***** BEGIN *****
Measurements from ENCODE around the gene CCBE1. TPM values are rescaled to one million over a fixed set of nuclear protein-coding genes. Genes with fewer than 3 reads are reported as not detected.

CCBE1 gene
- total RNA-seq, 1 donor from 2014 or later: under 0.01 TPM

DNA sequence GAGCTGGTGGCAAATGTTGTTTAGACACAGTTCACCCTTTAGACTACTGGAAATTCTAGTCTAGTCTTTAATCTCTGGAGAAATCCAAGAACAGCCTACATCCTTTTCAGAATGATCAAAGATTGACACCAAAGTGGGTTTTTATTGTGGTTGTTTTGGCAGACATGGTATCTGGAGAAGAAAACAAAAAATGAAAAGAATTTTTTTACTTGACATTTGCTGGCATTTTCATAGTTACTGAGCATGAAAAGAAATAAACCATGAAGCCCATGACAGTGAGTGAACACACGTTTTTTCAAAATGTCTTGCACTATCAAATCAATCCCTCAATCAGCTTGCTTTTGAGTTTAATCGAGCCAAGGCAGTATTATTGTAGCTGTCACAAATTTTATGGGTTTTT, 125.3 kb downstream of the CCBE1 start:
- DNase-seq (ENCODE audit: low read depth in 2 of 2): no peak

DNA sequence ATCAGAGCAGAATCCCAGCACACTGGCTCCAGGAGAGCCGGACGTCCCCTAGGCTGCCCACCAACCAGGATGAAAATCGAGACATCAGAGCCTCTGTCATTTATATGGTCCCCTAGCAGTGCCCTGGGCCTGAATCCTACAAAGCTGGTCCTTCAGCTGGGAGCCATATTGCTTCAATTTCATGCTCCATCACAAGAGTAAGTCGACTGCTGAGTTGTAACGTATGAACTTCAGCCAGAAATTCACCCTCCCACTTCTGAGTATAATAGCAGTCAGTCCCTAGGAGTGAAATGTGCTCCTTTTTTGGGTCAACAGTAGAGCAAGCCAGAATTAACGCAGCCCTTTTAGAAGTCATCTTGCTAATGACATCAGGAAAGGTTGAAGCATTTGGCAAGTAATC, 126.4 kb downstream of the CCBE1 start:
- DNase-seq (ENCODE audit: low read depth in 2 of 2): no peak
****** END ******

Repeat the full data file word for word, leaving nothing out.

Measurements from ENCODE around the gene CCBE1. TPM values are rescaled to one million over a fixed set of nuclear protein-coding genes. Genes with fewer than 3 reads are reported as not detected.

CCBE1 gene
- total RNA-seq, 1 donor from 2014 or later: under 0.01 TPM

DNA sequence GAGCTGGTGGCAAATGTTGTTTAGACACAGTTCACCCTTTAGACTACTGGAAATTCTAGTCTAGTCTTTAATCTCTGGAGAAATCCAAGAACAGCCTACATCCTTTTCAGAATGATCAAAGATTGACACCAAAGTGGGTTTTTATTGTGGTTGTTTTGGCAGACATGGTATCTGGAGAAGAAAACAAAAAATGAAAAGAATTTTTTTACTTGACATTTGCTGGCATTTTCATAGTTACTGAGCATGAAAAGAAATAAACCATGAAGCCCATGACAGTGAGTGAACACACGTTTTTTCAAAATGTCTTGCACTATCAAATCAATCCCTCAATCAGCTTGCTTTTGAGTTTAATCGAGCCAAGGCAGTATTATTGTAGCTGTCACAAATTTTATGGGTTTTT, 125.3 kb downstream of the CCBE1 start:
- DNase-seq (ENCODE audit: low read depth in 2 of 2): no peak

DNA sequence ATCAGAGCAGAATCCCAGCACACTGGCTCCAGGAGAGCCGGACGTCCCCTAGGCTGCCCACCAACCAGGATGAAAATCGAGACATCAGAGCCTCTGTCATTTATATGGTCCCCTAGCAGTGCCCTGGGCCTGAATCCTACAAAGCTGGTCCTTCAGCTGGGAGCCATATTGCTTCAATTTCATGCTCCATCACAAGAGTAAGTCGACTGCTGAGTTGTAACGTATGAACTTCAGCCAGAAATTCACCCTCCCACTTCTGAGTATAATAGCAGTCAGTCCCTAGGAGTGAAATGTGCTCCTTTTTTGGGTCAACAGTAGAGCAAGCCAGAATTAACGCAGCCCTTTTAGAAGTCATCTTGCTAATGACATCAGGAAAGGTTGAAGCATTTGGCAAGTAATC, 126.4 kb downstream of the CCBE1 start:
- DNase-seq (ENCODE audit: low read depth in 2 of 2): no peak